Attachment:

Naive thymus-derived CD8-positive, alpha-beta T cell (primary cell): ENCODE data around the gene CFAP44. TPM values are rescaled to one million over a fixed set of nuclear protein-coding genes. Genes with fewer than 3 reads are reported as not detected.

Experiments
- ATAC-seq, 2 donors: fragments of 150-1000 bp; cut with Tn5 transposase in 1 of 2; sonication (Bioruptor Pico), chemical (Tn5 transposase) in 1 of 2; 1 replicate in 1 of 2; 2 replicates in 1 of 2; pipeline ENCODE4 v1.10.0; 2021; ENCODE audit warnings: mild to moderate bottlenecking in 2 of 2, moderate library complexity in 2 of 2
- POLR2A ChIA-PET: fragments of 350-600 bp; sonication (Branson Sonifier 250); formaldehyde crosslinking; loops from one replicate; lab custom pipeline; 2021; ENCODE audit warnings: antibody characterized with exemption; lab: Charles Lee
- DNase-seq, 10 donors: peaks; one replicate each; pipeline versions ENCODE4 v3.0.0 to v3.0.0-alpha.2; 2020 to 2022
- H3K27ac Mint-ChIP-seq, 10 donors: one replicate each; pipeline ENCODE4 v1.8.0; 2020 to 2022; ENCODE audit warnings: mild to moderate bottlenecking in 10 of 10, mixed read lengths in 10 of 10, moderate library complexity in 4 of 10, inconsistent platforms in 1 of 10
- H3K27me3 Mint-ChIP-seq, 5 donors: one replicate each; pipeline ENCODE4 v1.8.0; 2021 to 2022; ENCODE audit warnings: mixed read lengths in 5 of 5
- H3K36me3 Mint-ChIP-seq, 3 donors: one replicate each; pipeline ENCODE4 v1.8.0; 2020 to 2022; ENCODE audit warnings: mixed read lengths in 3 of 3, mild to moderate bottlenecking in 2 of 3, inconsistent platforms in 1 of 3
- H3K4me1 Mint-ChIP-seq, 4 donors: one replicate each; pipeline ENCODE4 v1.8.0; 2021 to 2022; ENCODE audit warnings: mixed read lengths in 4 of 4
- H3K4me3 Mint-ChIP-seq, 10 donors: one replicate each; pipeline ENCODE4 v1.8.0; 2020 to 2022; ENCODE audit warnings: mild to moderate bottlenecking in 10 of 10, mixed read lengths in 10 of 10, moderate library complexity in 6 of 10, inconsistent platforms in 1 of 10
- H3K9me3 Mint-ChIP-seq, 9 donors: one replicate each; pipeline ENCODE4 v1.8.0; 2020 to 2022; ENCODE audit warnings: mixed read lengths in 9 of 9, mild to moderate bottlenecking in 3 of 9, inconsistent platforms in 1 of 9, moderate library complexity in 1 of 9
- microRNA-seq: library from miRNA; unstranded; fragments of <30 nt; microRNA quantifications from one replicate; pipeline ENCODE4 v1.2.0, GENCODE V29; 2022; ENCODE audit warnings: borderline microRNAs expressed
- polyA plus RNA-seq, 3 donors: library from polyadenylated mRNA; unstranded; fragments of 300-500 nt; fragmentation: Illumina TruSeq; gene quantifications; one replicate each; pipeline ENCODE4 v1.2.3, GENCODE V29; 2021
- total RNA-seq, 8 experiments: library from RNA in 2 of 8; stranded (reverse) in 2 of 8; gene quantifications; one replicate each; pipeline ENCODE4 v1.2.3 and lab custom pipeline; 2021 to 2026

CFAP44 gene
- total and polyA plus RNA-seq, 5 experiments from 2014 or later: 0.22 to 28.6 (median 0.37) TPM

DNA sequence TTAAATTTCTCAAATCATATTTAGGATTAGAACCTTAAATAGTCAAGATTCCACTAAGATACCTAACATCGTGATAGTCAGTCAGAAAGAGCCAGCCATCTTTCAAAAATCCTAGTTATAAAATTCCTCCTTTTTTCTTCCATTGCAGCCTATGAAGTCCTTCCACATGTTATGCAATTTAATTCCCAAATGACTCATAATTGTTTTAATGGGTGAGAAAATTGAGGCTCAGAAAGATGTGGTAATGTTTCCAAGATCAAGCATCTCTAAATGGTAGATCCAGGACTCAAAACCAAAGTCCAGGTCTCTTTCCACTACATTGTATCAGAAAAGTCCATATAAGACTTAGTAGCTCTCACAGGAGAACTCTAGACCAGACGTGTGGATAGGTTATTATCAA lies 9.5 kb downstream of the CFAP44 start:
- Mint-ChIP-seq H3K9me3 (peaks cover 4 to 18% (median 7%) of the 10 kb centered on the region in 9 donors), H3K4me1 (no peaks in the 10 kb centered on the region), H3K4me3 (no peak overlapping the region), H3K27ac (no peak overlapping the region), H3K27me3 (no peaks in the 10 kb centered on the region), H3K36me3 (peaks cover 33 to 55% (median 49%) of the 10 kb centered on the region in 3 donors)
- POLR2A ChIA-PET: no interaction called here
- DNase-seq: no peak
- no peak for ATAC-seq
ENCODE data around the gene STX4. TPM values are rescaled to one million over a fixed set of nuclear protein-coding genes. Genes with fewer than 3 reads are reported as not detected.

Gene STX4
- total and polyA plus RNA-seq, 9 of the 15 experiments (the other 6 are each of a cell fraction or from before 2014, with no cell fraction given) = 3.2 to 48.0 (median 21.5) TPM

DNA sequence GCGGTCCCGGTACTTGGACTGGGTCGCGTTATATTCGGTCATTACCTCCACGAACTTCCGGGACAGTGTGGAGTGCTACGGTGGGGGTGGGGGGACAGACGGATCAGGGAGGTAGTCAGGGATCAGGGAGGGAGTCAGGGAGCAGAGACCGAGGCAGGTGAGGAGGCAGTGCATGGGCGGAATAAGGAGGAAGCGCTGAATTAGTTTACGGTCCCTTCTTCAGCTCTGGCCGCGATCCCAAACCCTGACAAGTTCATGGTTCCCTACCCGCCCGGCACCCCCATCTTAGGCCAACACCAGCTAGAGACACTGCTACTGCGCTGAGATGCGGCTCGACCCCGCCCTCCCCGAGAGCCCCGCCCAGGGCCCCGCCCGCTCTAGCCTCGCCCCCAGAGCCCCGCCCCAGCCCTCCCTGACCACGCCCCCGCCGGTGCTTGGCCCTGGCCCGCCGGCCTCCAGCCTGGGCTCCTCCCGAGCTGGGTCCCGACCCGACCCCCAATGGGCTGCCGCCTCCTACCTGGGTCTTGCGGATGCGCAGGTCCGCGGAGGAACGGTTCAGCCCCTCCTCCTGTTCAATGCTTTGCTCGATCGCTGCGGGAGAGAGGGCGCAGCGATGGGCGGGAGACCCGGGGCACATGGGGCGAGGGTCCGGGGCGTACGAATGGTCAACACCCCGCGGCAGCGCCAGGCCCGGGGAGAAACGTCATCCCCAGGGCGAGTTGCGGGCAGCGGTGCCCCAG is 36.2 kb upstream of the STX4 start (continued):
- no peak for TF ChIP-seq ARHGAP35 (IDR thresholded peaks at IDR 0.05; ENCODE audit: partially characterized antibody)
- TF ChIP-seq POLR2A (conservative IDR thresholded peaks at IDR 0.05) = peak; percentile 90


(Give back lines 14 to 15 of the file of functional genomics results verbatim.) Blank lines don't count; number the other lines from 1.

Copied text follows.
- total RNA-seq, 8 experiments: library from RNA in 2 of 8; stranded (reverse) in 2 of 8; gene quantifications; one replicate each; pipeline ENCODE4 v1.2.3 and lab custom pipeline; 2021 to 2026

CFAP44 gene